General History of Pamber Heath
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By the year 1800 in England, the country had been divided and sub-divided into administrative areas. The smallest area was known as a parish and administered by officials who originally held their meetings in the vestry at the local church (known as the parish church), hence the name vestry meetings. The church had a far greater role in local government before the establishment of parish councils throughout England in 1894. The parish of Pamber is a parish of ancient origin (established at least since 1166) but from Victorian times, and possibly much earlier, the parish church, known as Pamber Priory, was located just over the parish border in the neighbouring parish of Monk Sherborne, presumably because when it came to organising parish boundaries it was decided that the Pamber Priory Church was too far from the rest of the Pamber area to keep it within the parish. The outcome was that Pamber Priory Church was annexed to Pamber for church purposes and acted as the parish church for its people, even though actually located within the parish of Monk Sherborne. There was another church in the parish of Monk Sherborne and that was used as the parish church for the people resident in that area.
The name Pamber comes from the word Penbere. Pen means pen or fold and bere means a woodland used for swine pasture. Pamber parish consisted of three districts, as it still does today. Pamber End is the district in the south of the parish, Pamber Green is the district in the middle of the parish and Pamber Heath is the district in the north of the parish. Much of the parish was and still is covered by an ancient woodland known as Pamber Forest.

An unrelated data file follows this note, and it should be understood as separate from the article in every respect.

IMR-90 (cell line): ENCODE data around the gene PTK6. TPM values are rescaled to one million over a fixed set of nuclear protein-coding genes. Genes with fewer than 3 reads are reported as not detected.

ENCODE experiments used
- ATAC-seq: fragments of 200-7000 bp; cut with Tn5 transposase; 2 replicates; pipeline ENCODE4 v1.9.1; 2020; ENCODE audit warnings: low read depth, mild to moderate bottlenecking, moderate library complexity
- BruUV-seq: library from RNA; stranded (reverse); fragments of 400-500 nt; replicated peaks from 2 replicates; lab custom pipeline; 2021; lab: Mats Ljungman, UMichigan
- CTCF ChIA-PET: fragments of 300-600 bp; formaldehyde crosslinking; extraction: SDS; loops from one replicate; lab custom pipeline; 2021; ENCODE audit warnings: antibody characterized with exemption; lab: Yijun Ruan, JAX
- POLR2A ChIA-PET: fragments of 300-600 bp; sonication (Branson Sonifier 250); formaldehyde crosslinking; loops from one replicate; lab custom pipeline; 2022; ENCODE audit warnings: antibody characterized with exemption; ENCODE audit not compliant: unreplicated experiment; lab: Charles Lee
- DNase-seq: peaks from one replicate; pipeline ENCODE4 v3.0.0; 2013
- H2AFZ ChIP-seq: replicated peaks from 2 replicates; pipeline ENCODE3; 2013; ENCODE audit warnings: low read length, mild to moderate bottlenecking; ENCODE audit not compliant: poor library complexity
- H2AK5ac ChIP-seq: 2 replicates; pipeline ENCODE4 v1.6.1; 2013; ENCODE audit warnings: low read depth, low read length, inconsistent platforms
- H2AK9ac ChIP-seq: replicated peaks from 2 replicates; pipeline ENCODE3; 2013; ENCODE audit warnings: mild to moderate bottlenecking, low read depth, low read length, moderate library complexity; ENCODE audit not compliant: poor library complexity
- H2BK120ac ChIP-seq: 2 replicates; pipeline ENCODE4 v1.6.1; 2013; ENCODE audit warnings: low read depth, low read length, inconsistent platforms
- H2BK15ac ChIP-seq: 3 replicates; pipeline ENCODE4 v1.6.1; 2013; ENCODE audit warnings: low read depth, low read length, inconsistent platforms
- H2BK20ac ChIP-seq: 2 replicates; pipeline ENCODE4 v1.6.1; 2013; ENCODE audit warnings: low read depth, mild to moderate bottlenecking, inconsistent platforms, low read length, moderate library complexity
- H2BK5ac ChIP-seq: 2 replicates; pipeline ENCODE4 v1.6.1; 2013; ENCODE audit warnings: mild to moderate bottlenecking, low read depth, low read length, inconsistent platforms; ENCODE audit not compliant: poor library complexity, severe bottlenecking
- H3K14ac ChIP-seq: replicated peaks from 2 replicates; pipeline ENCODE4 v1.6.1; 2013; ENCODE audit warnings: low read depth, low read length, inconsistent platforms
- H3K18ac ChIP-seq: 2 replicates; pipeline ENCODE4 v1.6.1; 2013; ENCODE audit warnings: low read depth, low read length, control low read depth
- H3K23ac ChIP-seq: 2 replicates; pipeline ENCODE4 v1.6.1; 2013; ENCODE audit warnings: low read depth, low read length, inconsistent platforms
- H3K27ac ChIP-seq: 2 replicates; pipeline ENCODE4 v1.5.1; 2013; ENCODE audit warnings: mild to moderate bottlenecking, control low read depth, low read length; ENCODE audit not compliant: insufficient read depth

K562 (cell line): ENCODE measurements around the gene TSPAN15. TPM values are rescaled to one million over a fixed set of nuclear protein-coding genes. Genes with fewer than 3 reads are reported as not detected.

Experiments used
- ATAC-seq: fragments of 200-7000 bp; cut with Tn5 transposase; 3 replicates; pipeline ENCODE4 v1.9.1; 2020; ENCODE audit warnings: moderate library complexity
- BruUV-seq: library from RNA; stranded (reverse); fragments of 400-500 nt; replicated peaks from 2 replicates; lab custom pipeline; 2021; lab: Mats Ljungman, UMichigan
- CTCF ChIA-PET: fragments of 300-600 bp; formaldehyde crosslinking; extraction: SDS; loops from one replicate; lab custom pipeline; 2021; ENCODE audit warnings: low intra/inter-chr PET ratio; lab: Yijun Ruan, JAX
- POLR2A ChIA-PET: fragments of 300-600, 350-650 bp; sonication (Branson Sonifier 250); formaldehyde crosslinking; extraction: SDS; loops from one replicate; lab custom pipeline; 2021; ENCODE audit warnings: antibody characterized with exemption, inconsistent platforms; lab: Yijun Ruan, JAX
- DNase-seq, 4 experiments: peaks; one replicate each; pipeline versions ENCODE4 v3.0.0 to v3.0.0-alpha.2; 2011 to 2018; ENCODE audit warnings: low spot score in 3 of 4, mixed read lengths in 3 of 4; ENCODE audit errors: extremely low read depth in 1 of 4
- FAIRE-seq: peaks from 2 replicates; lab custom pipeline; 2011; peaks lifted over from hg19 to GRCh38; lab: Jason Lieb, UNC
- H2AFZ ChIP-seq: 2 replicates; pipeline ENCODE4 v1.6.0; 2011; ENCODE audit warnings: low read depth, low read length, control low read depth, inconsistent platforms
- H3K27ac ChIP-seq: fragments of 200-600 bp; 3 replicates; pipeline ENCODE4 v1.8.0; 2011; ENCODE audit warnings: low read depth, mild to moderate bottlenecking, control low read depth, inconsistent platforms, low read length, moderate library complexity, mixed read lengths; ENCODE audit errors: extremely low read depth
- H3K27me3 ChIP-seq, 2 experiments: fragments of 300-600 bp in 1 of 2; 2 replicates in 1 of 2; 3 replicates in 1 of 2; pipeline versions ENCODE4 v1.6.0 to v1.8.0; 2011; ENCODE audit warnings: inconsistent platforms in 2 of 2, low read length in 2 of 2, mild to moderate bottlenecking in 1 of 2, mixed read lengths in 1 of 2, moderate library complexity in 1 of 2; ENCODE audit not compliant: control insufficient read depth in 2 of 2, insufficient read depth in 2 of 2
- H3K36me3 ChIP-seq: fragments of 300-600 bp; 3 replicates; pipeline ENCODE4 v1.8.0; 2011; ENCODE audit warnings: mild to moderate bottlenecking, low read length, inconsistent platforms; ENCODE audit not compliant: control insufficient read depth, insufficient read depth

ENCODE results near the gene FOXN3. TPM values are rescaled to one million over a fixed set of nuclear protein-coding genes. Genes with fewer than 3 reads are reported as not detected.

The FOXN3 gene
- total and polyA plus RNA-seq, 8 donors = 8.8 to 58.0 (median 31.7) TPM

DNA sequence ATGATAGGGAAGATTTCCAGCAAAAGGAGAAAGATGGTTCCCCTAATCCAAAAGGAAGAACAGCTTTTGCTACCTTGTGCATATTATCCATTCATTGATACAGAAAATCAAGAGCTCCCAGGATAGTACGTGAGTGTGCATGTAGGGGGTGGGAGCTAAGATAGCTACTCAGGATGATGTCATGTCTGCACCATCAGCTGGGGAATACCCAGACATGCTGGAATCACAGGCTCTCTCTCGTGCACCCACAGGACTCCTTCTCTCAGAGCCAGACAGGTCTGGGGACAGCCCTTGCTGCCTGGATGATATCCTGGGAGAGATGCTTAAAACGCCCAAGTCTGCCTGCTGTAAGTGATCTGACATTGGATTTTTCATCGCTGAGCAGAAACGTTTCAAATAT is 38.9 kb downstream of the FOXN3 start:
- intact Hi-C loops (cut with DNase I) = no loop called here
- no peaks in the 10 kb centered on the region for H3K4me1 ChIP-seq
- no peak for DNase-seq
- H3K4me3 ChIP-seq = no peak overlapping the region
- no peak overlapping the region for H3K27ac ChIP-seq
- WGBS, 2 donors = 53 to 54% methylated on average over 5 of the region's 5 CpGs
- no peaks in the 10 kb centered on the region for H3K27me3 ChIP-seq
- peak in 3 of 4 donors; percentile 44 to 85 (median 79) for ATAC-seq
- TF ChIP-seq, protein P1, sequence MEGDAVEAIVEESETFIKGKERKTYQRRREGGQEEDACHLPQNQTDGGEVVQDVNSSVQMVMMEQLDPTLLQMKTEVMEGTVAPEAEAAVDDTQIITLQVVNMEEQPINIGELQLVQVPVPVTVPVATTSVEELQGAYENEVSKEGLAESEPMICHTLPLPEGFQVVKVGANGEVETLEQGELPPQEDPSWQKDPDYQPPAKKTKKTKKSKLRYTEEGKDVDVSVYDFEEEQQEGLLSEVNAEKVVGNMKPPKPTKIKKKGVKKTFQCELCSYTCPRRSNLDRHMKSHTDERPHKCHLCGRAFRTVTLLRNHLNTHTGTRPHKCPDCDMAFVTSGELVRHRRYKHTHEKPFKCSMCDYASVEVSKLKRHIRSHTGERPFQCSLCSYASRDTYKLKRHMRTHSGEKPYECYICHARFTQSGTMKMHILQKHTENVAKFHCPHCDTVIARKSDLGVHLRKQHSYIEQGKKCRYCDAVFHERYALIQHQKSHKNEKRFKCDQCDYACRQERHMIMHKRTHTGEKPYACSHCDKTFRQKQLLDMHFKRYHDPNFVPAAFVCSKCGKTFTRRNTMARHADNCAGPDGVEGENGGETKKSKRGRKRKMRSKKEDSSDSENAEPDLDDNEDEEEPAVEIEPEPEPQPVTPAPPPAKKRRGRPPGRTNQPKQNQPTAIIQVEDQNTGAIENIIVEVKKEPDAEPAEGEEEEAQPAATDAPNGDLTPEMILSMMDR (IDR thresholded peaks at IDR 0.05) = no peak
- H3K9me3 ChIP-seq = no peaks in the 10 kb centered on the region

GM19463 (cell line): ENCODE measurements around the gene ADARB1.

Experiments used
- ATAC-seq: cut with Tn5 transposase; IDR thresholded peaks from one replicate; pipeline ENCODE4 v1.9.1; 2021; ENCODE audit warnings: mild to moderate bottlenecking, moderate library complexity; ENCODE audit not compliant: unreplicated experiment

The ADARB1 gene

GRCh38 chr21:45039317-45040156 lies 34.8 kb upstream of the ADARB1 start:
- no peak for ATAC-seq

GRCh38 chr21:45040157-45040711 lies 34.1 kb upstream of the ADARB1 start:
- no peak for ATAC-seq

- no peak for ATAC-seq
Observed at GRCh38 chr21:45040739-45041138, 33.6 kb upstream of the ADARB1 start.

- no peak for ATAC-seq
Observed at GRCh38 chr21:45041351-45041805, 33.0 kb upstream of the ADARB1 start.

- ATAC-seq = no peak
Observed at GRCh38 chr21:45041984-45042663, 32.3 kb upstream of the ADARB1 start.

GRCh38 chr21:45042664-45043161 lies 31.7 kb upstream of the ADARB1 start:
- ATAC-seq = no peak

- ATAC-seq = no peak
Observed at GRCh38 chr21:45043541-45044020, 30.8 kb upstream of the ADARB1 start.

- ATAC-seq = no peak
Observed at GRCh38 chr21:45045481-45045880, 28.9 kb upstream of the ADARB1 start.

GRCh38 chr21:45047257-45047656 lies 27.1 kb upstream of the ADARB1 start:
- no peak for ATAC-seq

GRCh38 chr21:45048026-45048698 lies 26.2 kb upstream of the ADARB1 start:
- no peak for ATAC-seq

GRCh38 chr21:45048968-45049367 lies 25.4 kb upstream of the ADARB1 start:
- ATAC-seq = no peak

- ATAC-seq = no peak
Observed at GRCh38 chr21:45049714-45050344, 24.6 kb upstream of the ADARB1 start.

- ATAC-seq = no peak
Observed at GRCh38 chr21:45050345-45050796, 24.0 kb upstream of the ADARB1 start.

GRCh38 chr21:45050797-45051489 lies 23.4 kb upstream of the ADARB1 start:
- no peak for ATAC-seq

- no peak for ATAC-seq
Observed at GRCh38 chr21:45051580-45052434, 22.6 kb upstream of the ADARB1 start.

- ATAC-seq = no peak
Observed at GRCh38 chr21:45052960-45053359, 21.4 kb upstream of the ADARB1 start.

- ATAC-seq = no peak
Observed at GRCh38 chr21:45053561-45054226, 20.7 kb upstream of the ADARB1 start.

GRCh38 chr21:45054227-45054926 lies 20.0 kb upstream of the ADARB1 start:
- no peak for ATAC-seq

An early Ordnance Survey map, originally dated the 11th of August, 1817 (from a survey mainly undertaken between 1808-1817 but with later revisions included), shows no settlement in the area now known as Pamber Heath (except for one unidentifiable building), as you can see from the picture here.
You will note that the land which the village now occupies, was part of `Silchester Common', which was a section of the large area of common land which stretched between Silchester and Heath End (to the West of Tadley). A common was historically that area of land where local people had the right to gather firewood, graze their livestock and so on, each person having shared rights to the land - hence the reason for being called common land. The oldest recorded landmark in the area was the 'Nymph or Imp Stone', a supposed Roman mile stone which still stands at the junction of Impstone Road and Silchester Road.
In 1824, an Act of Enclosure for Pamber was passed and in 1825 allotments were put up for sale in Pamber. It was to be two years later in 1827 that the commissioners, appointed under the Act, finally published the Document of Enclosure for Pamber, detailing the distribution of areas of land and establishing a public gravel pit in the parish, which was to be located at Pamber Heath. An enclosure map was also published, detailing allotments, landowners and the location of the public gravel pit - see the Events page. The first settlers were members of the Simpson family.